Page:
Groat L. A., Giuliani Gaston, Marshall D. D., Turner D. (2008). Emerald deposits and occurrences : a review. Ore Geology Reviews, 34 (1-2 Special Issue), p. 87-112. ISSN 0169-1368.
Groat L. A., Giuliani Gaston, Marshall D. D., Turner D.
Ore Geology Reviews, 2008,
34 (1-2 Special Issue), p. 87-112 ISSN 0169-1368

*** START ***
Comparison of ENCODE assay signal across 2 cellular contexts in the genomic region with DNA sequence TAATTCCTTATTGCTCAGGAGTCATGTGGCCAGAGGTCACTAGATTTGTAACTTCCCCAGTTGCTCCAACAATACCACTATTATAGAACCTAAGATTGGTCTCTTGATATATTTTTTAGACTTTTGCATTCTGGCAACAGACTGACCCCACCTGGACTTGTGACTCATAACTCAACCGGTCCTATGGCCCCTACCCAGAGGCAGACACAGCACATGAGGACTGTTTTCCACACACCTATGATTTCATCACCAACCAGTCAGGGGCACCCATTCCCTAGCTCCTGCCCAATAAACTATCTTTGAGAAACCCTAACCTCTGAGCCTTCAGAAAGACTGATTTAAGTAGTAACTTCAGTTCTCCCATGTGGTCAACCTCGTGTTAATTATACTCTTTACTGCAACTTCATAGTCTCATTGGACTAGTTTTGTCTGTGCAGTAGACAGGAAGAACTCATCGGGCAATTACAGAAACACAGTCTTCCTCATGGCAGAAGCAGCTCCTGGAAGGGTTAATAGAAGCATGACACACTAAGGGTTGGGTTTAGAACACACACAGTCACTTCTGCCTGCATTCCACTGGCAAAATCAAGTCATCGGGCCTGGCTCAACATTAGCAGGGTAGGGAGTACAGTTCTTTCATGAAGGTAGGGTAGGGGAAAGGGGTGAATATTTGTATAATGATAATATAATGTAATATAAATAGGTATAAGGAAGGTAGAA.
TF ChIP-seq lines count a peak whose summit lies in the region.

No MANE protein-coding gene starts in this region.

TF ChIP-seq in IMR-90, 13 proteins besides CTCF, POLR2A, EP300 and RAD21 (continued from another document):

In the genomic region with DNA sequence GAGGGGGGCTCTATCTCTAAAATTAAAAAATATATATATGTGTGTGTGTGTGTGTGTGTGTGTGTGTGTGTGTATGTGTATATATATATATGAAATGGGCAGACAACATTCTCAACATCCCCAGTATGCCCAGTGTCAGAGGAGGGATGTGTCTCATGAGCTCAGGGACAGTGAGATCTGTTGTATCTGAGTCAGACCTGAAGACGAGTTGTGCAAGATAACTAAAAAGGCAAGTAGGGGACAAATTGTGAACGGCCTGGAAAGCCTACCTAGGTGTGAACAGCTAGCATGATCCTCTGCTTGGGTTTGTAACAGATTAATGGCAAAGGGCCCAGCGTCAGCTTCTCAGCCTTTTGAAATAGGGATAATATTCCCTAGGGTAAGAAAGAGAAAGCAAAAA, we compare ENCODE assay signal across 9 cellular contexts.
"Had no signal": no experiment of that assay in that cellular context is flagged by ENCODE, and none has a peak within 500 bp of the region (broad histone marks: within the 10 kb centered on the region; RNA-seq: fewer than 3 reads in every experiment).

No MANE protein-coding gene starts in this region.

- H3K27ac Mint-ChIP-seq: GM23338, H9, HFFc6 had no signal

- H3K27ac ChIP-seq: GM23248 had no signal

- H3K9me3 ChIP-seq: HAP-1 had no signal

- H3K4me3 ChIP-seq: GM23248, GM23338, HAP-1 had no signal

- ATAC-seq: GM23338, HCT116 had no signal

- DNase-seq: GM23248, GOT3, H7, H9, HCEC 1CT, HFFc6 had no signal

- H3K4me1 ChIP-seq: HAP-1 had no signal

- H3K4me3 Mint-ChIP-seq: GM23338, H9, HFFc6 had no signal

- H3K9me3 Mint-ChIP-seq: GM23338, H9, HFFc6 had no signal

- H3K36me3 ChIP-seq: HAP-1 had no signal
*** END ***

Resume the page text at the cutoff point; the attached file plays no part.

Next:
Emerald, the green gem variety of beryl, is the third Most valuable gemstone (after diamond and ruby). Although it is difficult to Obtain accurate statistics, Colombia supplies most (an estimated 60%, worth more than 500,000,000 per year) of the world's emeralds. However there is speculation that the emerald mines in Colombia are becoming depleted. Brazil currently accounts for approximately 10% of world emerald production. Emeralds have also been mined in Afghanistan, Australia, Austria, Bulgaria, China, India, Madagascar, Namibia, Nigeria, Pakistan, South Africa, Spain, Tanzania, the United States, and Zimbabwe. Because it is difficult to obtain accurate analyses of beryllium, most published analyses of beryl are renormalized on the basis of 18 oxygen and 3 Be atoms per formula unit. The color of emerald is due to trace amounts of chromium and/or vanadium replacing aluminum at the Y site; in most cases the Cr content is much greater than that of V. To achieve charge balance, the Substitution of divalent cations at the Y site is coupled with the substitution of a monovalent cation for a vacancy at a channel site. Beryl is relatively rare because there is very little Be in the upper continental Crust. Unusual geologic and geochemical conditions are required for Be and Cr and/or V to meet. In the classic model, Be-bearing pegmatites interact with Cr-bearing ultramafic or mafic rocks. However in the Colombian deposits there is no evidence of magmatic activity and it has been demonstrated that circulation processes within the host black shales were sufficient to form emerald. In addition, researchers are recognizing that regional metamorphism and tectonometamorphic processes Such as shear zone formation may play a significant role in certain emerald deposits. A number of genetic classification schemes have been proposed for emerald deposits. Most are ambiguous when it comes to understanding the mechanisms and conditions that lead to the formation of an emerald deposit. Studies of individual emerald deposits show that in most cases a combination of mechanisms (magmatic, hydrothermal, and metamorphic) were needed to bring Be into contact with the chromophores. This Suggests the need for a more flexible classification scheme based on mode of formation. Stable isotopes can be used to estimate the contribution of each mechanism in the formation of a particular deposit. Such estimates could perhaps be more precisely defined using trace element data, which should reflect the mode of formation. Emerald may be identified in the field by color, hardness, and form. It will tend to Show LIP in stream sediment samples but because its specific gravity is relatively low, it will not concentrate in the heavy mineral fraction. In Colombia, structural geology, the sodium content of stream sediment samples, and the lithium. sodium, and lead contents of soil samples have all been used to find emerald occurrences. Exploration for gem beryl could result in the discovery of new occurrences of non-gem beryl or other Be minerals that Could become new sources of Be and Be oxide. Future efforts should go towards creating a comprehensive data base of emerald compositions (including trace elements), determination of the role of metamorphism in the formation of some emerald deposits, improved classification schemes, and more effective exploration guidelines.